- Cool, pale skin
- Temporo-spatial confusion
E.coli Infection Diagnosis
Investigation of patients who present to the infirmary complaining of explosive diarrhea with with onset of a few days and impaired general condition, is started with general history and physical examination. Patient history is the baseline of expert advice. Your doctor will find more information about symptoms, risk factors, lifestyle, compliance with basic hygiene measures, personal history and your close relatives (especially family members).
The main questions that the physician may address the patient:
- When the diarrhea started, how long it took and how frequent is it?
- Is there blood, mucus or pus in the stool or is it just watery?
- Have you noticed chills or fever?
- Abdominal cramps, nausea, vomiting?
- Did the general condition change? Did you encounter unusual fatigue, irritability?
- Have you felt dizzy?
The doctor may suspect an infection caused by E. coli if the following risk factors exist:
- The patient came from a care institution, elderly center, day care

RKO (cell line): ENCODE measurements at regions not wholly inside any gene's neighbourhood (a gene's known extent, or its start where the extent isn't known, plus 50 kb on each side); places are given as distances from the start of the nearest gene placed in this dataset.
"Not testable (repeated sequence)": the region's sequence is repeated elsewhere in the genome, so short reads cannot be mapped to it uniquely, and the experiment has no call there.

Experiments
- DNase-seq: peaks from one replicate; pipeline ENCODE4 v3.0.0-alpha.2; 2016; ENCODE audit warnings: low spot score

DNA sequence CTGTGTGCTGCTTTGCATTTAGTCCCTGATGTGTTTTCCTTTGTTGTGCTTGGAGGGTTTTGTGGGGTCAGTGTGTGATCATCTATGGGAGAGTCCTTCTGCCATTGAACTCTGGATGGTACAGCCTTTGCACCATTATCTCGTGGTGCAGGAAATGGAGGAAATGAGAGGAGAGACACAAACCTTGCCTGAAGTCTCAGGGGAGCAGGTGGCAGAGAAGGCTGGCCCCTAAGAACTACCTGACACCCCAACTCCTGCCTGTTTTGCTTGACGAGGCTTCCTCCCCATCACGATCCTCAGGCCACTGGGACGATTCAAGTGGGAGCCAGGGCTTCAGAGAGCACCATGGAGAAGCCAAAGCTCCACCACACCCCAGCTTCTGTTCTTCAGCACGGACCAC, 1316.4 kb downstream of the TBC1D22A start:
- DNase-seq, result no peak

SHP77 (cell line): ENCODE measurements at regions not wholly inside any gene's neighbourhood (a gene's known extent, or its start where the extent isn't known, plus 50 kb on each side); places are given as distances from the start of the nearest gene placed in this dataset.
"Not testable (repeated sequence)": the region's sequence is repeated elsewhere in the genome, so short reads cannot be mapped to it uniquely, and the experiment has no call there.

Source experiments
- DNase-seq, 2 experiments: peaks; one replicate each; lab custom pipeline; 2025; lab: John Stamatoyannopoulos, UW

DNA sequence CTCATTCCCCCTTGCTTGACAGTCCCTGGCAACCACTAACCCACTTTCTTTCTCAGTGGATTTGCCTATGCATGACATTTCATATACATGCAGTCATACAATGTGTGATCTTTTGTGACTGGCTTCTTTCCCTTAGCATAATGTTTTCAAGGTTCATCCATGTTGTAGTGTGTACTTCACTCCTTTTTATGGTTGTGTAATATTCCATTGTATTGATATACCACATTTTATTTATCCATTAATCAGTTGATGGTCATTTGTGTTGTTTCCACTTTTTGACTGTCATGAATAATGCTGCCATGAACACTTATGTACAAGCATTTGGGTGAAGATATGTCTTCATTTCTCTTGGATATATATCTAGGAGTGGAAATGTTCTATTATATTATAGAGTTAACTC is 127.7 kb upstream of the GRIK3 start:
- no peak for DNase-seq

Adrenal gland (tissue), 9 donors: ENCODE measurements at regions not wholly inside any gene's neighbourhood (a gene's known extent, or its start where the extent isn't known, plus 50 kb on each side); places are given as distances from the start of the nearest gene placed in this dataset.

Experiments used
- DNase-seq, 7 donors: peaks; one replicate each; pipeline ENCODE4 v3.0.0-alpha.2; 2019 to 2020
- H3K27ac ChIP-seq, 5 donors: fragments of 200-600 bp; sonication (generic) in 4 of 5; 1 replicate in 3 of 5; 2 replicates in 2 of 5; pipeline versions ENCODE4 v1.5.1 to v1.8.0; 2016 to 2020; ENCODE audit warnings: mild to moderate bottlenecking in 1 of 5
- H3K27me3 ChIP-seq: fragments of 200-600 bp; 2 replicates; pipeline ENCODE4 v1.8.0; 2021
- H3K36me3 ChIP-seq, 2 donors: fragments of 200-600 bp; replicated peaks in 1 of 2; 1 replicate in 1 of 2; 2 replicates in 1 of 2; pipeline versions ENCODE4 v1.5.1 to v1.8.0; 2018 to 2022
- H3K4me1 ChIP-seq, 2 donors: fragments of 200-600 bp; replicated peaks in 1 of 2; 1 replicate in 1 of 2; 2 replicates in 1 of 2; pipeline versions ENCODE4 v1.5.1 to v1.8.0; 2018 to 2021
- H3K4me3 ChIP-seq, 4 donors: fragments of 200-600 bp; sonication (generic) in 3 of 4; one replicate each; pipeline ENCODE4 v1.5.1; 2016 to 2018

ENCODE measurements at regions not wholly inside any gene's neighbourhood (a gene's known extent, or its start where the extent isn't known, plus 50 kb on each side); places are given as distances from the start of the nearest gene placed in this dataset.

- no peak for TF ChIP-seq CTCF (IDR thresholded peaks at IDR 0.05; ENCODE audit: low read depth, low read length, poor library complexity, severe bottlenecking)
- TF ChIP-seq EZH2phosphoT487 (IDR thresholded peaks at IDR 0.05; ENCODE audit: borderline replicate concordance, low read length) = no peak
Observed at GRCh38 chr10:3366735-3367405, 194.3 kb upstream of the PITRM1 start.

- Consumption of inadequately cooked foods, restaurant meals (especially exotic restaurants)
- Semi-raw meat consumption, unpasteurized milk, unpasteurized juices
- Contact with other patients who have recently had diarrhea
- Recent trips in areas with poor hygiene, non-potable water
- Recent administration of antibiotics.
History is followed by general physical examination during which the doctor will:
- Take the patient’s temperature
- Measure blood pressure and pulse
- Inspect skin, skin analysis by creating a consistent skin fold
- Abdomen palpation
- Perform a digital rectal exam to determine precisely whether or not traces of blood exist in the stool.
If an infectious diarrhea is suspected, samples of diarrheal stools, will be analyzed microbiologically. Special stain are made, and the sample will be placed in different culture mediums to determines the type of bacteria that is responsible for the symptoms. Because it is possible that the bacteria to be removed only during the onset of symptoms, the best option is that the samples are collected quickly. For this reason it is recommended that patients present to the doctor as soon as possible, especially if diarrhea contains traces of blood.
There are other more laborious and expensive methods to diagnose an infection with E. coli (immunoassay methods, immunofluorescent), but in general microbiological analysis provides the correct diagnosis. After the diagnosis of infection with E. coli has been established, some patients will be monitored more closely. These are groups at risk, very young or very elderly patients (extreme ages), those with compromised immune status, and all patients who are infected with highly virulent strains, known for their ability to cause complications. Monitoring involves periodic collection of urine samples, blood salmples and other tests which show the overall health status.